Though the Ozark Highlands Trail passes only 13 miles through an officially designated federal wilderness, the trail "has a lot of wilderness character," Ernst says. "There are no bridges, there aren't campsites everywhere. You can hike this trail from end to end and see only a couple of buildings." Here and there, though, the human history of the Ozarks region reveals itself to hikers. On Hare Mountain, at 2,380 feet the highest point on the trail, rock walls offer the first sign of an incongruous, if not outright ghostly, pre-Depression farmstead where a family once raised cotton and corn. Back in the woods, a fireplace is all that remains of their dwelling. The chimney is broken at eight feet, and the rest of its squared-off stones are scattered about, overtopped by oaks and hickories, nearly overcome by tangles of coralberry.
Thirteen miles west, a different sort of history provides the easiest walking on the entire trail. Here the route follows an abandoned railroad tramline for three miles, dead flat except where trestles once crossed creeks and ravines. The narrow-gauge line hauled logs out of the forest in the 1920s. Timber operations—both the old cut-and-run style and modern managed forestry—have covered every square mile of the Ozarks, leaving woodlands of varying ages but almost nothing more ancient than maturing second growth.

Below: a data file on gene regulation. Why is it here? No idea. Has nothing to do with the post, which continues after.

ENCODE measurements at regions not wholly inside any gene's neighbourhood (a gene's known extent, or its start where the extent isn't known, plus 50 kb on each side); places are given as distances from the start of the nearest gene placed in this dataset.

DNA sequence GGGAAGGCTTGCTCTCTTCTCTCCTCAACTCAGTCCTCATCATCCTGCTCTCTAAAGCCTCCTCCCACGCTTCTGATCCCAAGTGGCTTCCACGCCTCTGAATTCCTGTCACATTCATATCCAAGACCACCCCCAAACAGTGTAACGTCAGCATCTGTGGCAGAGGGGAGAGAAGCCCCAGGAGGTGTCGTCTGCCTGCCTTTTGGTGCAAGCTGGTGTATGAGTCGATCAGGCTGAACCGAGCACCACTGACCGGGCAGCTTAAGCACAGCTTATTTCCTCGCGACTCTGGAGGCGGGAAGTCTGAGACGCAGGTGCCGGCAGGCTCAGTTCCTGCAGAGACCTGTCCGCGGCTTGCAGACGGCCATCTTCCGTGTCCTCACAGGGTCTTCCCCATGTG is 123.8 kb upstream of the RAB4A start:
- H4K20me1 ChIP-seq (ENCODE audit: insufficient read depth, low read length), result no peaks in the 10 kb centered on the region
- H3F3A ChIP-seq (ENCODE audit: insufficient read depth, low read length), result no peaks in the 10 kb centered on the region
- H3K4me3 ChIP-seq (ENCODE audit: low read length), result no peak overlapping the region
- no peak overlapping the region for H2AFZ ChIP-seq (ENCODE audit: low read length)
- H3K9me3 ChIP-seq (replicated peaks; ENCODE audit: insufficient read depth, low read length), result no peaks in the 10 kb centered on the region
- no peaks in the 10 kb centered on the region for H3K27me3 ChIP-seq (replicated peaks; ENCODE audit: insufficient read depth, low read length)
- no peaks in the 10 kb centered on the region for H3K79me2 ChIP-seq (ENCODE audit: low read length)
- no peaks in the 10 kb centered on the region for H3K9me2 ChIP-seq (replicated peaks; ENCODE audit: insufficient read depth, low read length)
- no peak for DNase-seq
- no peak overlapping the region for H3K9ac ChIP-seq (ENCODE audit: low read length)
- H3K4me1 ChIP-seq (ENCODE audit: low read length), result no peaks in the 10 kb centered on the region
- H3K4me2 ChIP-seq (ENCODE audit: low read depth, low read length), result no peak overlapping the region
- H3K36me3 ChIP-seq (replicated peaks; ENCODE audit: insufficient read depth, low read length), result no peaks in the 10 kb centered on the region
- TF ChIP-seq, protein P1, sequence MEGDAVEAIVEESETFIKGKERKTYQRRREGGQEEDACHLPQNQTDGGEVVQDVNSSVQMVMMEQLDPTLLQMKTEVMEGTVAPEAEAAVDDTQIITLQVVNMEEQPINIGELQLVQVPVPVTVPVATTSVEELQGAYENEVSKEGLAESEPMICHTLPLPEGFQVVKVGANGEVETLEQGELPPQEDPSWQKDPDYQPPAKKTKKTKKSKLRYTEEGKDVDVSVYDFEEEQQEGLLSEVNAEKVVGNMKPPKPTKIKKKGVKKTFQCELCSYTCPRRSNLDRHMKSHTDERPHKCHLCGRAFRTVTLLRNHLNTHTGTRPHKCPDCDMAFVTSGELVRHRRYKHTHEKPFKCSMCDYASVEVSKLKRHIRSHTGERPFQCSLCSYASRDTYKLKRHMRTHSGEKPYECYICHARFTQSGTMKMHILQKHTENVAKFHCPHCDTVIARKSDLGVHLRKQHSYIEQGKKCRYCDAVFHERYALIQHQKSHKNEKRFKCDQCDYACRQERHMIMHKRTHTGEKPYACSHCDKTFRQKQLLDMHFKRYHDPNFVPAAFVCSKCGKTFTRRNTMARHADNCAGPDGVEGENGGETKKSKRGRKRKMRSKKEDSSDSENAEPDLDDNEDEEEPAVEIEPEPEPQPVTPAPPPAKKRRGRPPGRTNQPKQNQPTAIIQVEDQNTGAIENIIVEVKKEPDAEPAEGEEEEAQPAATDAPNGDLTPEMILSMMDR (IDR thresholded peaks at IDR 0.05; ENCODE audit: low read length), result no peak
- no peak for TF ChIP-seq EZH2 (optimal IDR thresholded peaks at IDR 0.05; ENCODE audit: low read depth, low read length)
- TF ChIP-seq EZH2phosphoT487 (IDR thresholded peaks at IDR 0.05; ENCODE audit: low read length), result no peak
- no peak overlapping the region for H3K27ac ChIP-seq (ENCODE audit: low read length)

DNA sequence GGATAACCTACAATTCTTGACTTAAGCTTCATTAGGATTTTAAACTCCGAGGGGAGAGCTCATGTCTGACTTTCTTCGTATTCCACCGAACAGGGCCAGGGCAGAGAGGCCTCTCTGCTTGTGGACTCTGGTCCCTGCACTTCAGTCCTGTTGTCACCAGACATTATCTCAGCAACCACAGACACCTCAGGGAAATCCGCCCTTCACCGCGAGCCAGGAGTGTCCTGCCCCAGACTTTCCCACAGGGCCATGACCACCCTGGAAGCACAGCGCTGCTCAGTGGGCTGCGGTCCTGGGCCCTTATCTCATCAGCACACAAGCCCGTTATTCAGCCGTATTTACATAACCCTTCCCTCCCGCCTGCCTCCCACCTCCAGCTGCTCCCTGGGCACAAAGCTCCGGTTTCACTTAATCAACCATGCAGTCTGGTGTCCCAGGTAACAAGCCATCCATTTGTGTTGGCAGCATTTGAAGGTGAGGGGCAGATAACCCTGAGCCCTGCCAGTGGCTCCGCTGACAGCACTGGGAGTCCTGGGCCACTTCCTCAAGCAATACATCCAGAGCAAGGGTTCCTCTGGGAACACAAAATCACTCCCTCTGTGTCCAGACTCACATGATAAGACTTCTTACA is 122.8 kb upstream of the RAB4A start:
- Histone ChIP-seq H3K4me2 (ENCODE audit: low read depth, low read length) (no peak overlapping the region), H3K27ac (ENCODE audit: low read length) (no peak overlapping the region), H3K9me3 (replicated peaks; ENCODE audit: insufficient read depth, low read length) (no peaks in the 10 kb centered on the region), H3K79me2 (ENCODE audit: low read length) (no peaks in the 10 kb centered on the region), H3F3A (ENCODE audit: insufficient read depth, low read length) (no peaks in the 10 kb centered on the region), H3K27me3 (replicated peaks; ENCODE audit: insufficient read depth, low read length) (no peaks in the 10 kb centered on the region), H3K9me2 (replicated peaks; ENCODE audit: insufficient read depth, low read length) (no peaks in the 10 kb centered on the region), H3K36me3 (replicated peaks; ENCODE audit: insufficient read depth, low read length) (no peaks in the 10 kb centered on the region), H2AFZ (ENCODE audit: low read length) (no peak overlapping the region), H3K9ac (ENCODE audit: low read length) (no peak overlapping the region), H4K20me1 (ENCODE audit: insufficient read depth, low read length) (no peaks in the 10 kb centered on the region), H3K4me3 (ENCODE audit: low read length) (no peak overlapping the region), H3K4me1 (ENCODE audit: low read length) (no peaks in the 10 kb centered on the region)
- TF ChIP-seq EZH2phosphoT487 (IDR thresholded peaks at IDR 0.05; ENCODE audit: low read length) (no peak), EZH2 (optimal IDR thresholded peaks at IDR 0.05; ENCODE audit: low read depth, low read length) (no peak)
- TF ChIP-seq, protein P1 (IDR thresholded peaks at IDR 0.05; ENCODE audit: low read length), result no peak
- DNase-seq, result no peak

Three hundred million years of geologic forces have ensured that flat walking is an anomaly on the Ozark Highlands Trail. Though commonly described as part of the Ozark Mountains, this area of northwestern Arkansas and southwestern Missouri is really a series of eroded plateaus. That is, the high points weren't so much pushed up as the valleys between them were worn away by erosion, a feature apparent from any lookout: The mountains in all directions are flat-topped, and the tallest are mostly the same height, because they all started as deposits on a Paleozoic-era seafloor, transformed by geologic forces into sandstone, limestone, and shale.
Tim Ernst expresses what this means in practical terms: "Because the ridges run north and south, and the trail goes east and west, you go up and down. You see ridgetops, and you see creeks, again and again and again."